In Issa Rae’s 'Insecure', we finally see what black girl friendship looks like on HBO


Issa Rae has been "trying hard as fuck" to propel her brand of awkwardness from the internet to TV screens. Finally, five years after the debut of her web series The Mis-Adventures of Awkward Black Girl and a never-greenlit series I Hate LA Dudes, HBO is putting Issa's socially awkward life on full blast with Insecure, an eight-episode series that airs on Sunday nights.

Rae stars as Issa, a 29-year-old black woman who works for We Got Y'all, a nonprofit organization that mentors underprivileged children in south Los Angeles. She's the sole black employee, and is suspicious of her coworkers' "secret white meetings" and "secret white emails." Issa is equally hesitant about her relationship with her live-in boyfriend Lawrence (Jay Ellis), who is struggling to find employment after his startup failed.

Like her character J on Awkward Black Girl, Issa hilariously addresses how to overcome self-doubt, navigate dicey microaggressions in the workplace and deal with the agony of dating and relationships. She raps to herself, often in the mirror, to pump herself up before dealing with tense situations. In one scene she raps, "Do you know who you are? You da bossiest bitch. You a grown ass woman like Solange and sis." 

And in one scene, Issa trades colorful lipsticks for new personas — bold shimmering pinks and even a matte black — before a night on the town with her BFF. It's in that relationship that the show really shines.


Insecure soars in its casual and effortless dialogue between two black girlfriends, Issa and her best friend Molly (Yvonne Orji). It is especially timely, as black girl squads on television are hard to come by, as Bene Viera wrote for Fusion in February. Mary Jane Paul (Being Mary Jane), Olivia Pope (Scandal), Annalise Keating (How to Get Away With Murder) and Rainbow Johnson (blackish), all leading ladies on their respective shows, lack black woman counterparts.

If Issa's character represents the "insecure," then Molly, a successful lawyer, could be seen as her confident partner-in-crime, except of course, when it comes to relationships. She has the most cringe-worthy interactions with her potential baes, where you'll want to scream at her in one moment, and commiserate with her in the next.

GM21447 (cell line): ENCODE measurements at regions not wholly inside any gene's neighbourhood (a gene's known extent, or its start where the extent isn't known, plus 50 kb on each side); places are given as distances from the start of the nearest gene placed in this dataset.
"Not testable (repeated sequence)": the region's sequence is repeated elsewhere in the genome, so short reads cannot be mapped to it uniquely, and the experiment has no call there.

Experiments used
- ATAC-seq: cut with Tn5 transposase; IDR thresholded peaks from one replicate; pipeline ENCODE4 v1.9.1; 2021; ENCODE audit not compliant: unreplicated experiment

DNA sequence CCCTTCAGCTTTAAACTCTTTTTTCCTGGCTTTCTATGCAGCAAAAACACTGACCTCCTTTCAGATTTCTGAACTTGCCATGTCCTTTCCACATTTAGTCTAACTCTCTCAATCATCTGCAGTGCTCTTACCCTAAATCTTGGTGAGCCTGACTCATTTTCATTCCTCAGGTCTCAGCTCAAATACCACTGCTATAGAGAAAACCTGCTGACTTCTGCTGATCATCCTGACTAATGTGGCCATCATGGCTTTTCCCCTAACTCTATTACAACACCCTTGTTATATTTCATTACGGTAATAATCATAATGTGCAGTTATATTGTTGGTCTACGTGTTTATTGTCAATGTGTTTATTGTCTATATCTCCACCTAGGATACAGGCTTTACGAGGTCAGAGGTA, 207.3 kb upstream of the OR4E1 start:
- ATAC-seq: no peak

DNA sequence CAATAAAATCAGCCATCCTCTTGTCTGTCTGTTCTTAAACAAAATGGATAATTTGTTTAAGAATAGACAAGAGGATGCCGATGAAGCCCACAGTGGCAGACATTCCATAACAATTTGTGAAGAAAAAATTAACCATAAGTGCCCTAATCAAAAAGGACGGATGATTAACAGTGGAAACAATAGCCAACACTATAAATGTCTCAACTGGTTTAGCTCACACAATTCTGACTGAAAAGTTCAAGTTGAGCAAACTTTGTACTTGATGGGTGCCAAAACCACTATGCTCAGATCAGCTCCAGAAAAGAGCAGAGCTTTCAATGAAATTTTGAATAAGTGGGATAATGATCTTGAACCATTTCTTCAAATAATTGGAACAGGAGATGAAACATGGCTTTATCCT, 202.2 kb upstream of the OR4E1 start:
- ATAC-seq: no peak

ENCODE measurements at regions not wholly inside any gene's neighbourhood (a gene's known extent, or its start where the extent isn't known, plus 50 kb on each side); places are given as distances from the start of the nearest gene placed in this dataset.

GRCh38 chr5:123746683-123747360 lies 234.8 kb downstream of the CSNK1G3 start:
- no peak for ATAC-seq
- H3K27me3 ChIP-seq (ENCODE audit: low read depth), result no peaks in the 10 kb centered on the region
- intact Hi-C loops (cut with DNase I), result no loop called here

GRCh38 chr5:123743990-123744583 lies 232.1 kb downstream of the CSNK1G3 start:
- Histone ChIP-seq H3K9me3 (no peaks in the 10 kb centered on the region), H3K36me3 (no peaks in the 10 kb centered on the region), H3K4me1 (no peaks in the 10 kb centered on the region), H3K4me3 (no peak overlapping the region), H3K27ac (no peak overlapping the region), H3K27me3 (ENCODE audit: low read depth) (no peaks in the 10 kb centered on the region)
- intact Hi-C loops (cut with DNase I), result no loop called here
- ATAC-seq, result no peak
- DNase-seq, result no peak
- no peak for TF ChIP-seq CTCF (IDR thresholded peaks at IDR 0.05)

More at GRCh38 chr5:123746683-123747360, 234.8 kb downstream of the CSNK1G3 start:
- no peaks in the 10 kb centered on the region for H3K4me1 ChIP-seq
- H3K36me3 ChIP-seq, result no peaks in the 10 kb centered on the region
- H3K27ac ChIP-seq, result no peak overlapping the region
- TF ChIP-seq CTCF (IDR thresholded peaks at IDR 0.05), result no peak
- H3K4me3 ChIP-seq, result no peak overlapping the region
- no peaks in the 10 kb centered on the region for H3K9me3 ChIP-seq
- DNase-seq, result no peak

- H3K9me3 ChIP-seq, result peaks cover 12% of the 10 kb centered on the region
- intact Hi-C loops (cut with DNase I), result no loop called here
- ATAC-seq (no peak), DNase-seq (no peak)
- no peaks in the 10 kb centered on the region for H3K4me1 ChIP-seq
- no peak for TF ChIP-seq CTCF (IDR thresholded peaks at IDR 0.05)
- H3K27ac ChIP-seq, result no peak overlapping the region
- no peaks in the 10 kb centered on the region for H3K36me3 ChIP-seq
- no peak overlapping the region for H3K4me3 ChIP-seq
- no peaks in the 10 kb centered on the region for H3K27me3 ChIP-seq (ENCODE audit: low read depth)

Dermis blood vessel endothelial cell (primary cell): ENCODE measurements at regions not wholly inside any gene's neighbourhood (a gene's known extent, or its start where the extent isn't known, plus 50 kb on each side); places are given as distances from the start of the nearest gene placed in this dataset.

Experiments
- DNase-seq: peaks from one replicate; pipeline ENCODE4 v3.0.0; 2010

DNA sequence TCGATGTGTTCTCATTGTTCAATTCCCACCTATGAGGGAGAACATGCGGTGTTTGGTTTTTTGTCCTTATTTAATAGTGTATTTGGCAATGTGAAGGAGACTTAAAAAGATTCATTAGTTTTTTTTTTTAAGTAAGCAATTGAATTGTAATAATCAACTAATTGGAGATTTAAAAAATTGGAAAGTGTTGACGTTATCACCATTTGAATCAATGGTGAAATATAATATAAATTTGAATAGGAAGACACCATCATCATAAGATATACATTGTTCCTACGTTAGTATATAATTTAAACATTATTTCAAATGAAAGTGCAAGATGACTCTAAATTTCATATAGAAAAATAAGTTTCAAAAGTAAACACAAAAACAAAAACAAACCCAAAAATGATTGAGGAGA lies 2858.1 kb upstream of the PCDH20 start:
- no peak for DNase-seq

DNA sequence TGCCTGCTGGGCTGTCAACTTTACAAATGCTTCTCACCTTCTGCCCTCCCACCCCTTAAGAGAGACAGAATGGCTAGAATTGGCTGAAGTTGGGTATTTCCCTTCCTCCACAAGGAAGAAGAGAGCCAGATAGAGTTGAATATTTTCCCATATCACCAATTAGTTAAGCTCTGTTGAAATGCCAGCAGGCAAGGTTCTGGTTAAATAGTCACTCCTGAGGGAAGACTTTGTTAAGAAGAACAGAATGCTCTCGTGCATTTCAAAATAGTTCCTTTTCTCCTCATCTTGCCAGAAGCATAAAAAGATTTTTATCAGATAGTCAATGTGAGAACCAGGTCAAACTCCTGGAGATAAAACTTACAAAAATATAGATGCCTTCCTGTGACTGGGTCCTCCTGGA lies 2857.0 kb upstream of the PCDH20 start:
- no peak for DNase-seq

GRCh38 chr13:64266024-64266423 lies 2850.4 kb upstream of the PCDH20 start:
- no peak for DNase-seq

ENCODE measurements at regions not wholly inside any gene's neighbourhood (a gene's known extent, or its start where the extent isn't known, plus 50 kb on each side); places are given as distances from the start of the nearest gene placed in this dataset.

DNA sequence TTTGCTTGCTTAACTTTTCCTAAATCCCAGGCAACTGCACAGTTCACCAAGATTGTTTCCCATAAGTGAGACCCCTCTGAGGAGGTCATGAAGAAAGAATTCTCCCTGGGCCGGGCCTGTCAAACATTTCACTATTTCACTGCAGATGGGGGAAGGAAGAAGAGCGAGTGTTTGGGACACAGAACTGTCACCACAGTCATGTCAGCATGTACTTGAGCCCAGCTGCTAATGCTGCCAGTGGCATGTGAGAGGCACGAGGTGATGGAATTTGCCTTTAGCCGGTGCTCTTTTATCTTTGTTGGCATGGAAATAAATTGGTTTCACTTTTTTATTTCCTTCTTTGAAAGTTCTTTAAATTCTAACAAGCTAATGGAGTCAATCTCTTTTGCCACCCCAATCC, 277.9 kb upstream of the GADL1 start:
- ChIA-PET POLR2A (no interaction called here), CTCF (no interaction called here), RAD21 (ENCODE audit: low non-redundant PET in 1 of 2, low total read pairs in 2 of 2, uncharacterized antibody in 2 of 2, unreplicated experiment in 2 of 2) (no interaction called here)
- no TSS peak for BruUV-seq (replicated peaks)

Molly and Issa trade quips just like any black girlfriend would at brunch. They dish on dating apps, old baes and casual sex.  


"Sex right away, lose interest," Molly tells Issa about her troubles with dating. "Wait to have sex, lose interest. If I don't have sex at all ... motherfucker no, I'm a grown ass woman, I did not sign up for that bullshit."

"I think your pussy is broken," Issa snaps back.

Later, Issa says matter-of-factly, "I don't have time for the bullshit anymore," she said about her relationship with Lawrence. "I'm breaking up with him tonight."

"Bitch, no you not," Molly jabs back.

Insecure excels in what audiences of Awkward Black Girl once heralded by speaking for — and to — millions of black women. In recent interviews, however, Rae is quick to explain that Insecure is not an attempt to showcase a universal black experience, and that she is not the on-screen messenger for all young black Americans.

"I do feel a light annoyance that some people will project all of black women's experiences and woes on this show, and that's not what I set out to do," Rae told the Los Angeles Times. "People may think I have to be the definitive voice. I just wanted to share a very specific experience and hope that people see themselves in these characters."

Nods to blackness are effortlessly weaved throughout Insecure. The series begins with Kendrick Lamar's "Alright," as scenes of south Los Angeles — Randy's Donuts, a black hair supply store and Slauson Avenue — splash across the screen. Molly's dog is named Flavor Flav. In Issa and Lawrence's apartment, a Do the Right Thing poster hangs on the wall and a pillow sporting Nicki Minaj's face sits on the couch. Molly "skee-wees" her sorority sister at a house party, in a nod to the Alpha Kappa Alphas, a black sorority. "How Sway?" and "boy bye" and "bish, wheeett?" are sprinkled into the dialogue for good measure.


For Rae and her web series superfans, the show is also full of familiar faces. Her Issa Rae Productions family has not been left behind. Sujata Day (Cece from Awkward Black Girl) is one of Issa's shady coworkers. Tristen Winger, who portrays Thug Yoda, Issa and Lawrence's gang-banging neighbor, was once the whispering coworker Darius on the web series as well.

William Catlett (who starred in First, a web series that ran on Issa Rae's YouTube channel) is a "hotep n*gga" who Molly hooks up with just "because he was fine." There's Molly's Alpha Kappa Alpha sorority sister, Tiffany, portrayed by Amanda Seales, an actress and internet personality whose web series premiered on Rae's YouTube channel. Members of Dormtainment, an Los Angeles-based comedy group that has collaborated with Rae, also appear throughout the series. With these casting moves, Rae is using Insecure as a vehicle to amplify black talent in Hollywood and it is another subtle yet great strength.

That Issa Rae's show has made it to the small screen is a win for awkward black girls everywhere. Here's hoping that as creator and star of the show, she has found security in that.

Insecure airs on HBO on Sunday nights at 10:30 p.m. Eastern.